Published: Wednesday, September 19, 2012
Updated: Wednesday, September 19, 2012 02:09
Wild Nothing’s Nocturne is best described in one word—unmemorable.
It’s the epitome of background noise. The band’s overall sound is akin to a watered-down Two Door Cinema Club.
Wild Nothing’s soft vocals are, admittedly, well executed. Their musicianship is apparent, but the variation is heavily lacking. As the album runs on, the airy verses start to fade into one another, making individual tracks indistinguishable.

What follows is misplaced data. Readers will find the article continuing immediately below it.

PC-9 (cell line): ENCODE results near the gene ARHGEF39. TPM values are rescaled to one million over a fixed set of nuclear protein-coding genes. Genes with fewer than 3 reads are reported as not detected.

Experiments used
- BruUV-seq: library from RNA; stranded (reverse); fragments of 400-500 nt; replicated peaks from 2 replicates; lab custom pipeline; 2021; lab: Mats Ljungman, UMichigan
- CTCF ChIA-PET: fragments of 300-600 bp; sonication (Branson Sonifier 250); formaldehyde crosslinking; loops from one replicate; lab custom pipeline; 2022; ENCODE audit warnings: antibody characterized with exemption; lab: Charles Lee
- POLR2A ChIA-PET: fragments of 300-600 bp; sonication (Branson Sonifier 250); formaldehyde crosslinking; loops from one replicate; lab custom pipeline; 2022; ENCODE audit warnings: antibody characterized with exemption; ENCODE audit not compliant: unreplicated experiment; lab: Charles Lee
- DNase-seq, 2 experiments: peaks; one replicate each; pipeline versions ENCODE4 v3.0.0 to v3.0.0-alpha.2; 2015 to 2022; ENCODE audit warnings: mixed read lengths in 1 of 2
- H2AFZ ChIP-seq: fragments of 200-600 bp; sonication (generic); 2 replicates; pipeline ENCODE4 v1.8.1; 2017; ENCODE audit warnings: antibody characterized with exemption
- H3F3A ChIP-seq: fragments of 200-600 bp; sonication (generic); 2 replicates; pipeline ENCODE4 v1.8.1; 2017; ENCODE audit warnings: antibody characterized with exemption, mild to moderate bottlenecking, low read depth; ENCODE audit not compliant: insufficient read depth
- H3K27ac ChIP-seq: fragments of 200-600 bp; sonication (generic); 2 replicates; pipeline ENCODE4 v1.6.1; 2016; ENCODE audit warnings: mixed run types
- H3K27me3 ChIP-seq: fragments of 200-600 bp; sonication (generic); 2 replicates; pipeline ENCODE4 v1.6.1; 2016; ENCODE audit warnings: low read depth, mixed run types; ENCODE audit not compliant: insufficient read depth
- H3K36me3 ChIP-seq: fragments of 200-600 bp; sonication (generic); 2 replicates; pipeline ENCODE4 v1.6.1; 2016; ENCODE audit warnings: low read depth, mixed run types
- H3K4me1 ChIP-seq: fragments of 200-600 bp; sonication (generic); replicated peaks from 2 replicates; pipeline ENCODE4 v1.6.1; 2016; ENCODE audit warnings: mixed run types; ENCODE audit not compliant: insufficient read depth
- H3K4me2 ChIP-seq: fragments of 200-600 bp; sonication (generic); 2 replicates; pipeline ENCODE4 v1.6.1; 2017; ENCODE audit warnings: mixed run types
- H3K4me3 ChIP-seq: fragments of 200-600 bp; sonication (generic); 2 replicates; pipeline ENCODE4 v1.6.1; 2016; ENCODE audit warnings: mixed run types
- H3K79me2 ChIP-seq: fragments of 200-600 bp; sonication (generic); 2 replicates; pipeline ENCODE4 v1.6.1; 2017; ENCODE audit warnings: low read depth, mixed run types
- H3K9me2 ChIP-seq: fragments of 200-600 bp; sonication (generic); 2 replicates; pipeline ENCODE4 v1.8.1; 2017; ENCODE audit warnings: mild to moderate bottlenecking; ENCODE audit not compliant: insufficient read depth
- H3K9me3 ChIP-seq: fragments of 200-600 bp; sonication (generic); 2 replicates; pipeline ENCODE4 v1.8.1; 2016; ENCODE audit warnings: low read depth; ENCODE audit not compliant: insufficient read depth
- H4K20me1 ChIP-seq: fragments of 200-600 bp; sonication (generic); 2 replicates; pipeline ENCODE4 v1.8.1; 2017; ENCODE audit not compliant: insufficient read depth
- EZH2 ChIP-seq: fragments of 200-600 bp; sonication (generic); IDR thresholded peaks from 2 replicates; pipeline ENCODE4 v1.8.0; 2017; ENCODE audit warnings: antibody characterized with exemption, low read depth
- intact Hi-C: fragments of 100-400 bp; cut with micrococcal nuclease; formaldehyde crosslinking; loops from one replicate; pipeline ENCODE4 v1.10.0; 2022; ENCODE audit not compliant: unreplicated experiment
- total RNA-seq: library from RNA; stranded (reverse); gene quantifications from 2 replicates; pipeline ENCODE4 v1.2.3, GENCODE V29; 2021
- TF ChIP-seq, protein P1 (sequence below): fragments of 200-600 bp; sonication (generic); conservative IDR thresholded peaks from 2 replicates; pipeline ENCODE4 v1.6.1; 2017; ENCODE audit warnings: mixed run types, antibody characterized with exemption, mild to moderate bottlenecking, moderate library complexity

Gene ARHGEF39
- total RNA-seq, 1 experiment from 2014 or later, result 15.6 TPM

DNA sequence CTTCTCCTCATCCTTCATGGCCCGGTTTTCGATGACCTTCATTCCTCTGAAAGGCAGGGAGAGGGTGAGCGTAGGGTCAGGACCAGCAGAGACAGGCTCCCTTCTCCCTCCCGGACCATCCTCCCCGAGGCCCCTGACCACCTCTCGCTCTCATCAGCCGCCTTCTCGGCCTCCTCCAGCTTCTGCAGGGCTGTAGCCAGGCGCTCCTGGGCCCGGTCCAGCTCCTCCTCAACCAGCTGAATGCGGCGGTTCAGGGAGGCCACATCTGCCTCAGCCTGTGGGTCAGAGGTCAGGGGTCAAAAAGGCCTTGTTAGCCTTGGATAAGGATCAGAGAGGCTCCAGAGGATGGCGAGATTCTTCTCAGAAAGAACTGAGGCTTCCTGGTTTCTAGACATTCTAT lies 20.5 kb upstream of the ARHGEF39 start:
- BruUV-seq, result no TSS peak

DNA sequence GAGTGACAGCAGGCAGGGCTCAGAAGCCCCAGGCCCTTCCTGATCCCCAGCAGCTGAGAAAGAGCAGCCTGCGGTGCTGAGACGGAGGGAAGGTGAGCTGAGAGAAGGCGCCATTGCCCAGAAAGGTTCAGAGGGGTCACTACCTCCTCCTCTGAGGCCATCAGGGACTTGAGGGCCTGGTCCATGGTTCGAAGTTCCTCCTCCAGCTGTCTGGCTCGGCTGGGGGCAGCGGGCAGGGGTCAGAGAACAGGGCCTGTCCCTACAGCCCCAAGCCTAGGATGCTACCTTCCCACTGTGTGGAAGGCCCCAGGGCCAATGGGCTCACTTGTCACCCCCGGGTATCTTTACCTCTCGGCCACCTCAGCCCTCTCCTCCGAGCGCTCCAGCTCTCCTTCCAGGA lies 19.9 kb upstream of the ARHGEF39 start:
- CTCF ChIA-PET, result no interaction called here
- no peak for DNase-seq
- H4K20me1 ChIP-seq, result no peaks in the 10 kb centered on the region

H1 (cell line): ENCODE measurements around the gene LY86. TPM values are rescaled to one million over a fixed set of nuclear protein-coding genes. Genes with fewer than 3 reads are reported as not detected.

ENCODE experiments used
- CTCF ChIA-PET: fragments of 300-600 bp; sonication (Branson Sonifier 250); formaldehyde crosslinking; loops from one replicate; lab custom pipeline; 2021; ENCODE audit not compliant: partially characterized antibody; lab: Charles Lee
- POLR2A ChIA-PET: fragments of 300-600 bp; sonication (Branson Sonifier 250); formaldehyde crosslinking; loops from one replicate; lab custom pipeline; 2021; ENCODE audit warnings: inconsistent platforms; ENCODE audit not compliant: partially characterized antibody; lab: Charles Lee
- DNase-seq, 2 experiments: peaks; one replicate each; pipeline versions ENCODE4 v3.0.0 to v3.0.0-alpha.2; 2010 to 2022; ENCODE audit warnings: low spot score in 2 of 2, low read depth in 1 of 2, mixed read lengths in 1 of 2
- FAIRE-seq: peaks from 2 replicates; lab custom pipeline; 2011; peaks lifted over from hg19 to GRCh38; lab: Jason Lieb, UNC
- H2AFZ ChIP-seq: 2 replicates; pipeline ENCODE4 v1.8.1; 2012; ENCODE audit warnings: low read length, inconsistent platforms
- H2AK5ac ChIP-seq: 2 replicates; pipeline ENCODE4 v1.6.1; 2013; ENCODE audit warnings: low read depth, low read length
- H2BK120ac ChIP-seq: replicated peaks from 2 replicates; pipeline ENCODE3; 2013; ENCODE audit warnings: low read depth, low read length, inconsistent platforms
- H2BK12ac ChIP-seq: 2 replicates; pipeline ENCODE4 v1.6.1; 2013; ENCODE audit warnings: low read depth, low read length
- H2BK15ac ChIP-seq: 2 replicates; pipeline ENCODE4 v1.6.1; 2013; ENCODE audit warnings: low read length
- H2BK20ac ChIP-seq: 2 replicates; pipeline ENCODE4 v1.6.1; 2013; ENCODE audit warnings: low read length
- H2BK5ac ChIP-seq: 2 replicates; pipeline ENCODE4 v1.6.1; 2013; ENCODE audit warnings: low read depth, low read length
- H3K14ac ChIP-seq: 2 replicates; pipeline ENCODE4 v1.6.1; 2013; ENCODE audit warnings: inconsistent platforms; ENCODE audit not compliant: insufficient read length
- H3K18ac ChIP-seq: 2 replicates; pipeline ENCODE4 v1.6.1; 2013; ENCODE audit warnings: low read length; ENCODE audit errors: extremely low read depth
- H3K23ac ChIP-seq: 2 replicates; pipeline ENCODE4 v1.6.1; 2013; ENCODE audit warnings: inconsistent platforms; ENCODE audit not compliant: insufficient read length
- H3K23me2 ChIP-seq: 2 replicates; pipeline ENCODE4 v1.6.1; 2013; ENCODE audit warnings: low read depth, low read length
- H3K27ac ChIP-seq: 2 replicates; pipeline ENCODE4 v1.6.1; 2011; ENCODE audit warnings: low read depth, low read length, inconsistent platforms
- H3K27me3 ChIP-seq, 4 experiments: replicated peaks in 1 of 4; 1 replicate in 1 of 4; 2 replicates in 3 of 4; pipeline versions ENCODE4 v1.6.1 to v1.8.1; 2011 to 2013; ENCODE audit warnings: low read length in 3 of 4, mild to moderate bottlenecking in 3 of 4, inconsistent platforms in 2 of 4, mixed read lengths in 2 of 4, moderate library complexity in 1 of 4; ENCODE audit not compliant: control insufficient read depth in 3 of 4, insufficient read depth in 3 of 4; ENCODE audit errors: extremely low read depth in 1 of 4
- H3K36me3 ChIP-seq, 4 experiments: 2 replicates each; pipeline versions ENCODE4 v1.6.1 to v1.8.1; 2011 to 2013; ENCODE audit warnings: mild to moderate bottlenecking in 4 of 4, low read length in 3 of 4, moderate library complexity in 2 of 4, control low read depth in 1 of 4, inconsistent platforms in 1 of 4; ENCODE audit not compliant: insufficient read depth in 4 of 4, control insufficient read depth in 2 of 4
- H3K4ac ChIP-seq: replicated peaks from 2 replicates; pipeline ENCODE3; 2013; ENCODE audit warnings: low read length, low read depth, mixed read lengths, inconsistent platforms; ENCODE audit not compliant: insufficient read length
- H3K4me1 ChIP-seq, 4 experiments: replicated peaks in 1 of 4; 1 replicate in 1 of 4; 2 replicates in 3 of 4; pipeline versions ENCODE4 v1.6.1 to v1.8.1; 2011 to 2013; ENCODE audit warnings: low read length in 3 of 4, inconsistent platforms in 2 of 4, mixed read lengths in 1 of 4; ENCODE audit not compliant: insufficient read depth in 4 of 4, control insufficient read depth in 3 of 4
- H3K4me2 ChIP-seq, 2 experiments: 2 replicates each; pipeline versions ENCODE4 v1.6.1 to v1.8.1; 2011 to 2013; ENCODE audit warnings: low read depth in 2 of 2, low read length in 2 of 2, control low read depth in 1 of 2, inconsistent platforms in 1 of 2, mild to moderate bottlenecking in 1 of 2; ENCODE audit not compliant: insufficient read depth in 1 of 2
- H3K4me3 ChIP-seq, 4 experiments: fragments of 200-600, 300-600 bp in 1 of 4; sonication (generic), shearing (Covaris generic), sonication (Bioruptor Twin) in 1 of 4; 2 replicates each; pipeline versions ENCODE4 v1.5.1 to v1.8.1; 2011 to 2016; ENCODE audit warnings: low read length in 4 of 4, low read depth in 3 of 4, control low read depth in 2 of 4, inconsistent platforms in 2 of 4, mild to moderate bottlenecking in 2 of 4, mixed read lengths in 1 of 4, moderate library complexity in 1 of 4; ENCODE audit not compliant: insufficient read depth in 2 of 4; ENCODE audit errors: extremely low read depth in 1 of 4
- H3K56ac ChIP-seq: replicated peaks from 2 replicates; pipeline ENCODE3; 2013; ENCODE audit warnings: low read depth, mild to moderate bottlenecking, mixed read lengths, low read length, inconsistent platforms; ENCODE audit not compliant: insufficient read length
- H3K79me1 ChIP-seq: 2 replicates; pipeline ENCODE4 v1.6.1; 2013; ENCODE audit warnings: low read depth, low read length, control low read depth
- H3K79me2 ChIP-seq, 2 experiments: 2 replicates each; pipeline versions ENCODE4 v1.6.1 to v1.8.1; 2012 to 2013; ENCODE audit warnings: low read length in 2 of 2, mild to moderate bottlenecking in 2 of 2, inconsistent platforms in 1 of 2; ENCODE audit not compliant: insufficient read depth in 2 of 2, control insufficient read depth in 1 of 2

Never is there a shining moment in the album that stands out and really encapsulates the mood of Nocturne. The namesake track, “Nocturne,” is a letdown. Compared to the other tracks, it has no punch, no zing, and no reason to be featured.
An extreme lack of variation in the instrumentation is a concoction for a snooze fest. Rather than the melodies being soothing and relaxing, the underlying production is forgetful and plain.
Every whimsical, twangy, guitar strum is over-synthesized and comes off more like a crappy 80s boy band cover group. Halfway through the album, “Disappear Always,” ever so slightly picks up the tempo by replacing the repetitive chords with an upbeat blend of hi-hats, snare drums, and a touch of the tambourine.
Nocturne is tough to sit through for a genuinely enjoyable listening experience, unless the imagery of tall, skinny, frizzy-haired, white leotard-wearing singers is appealing.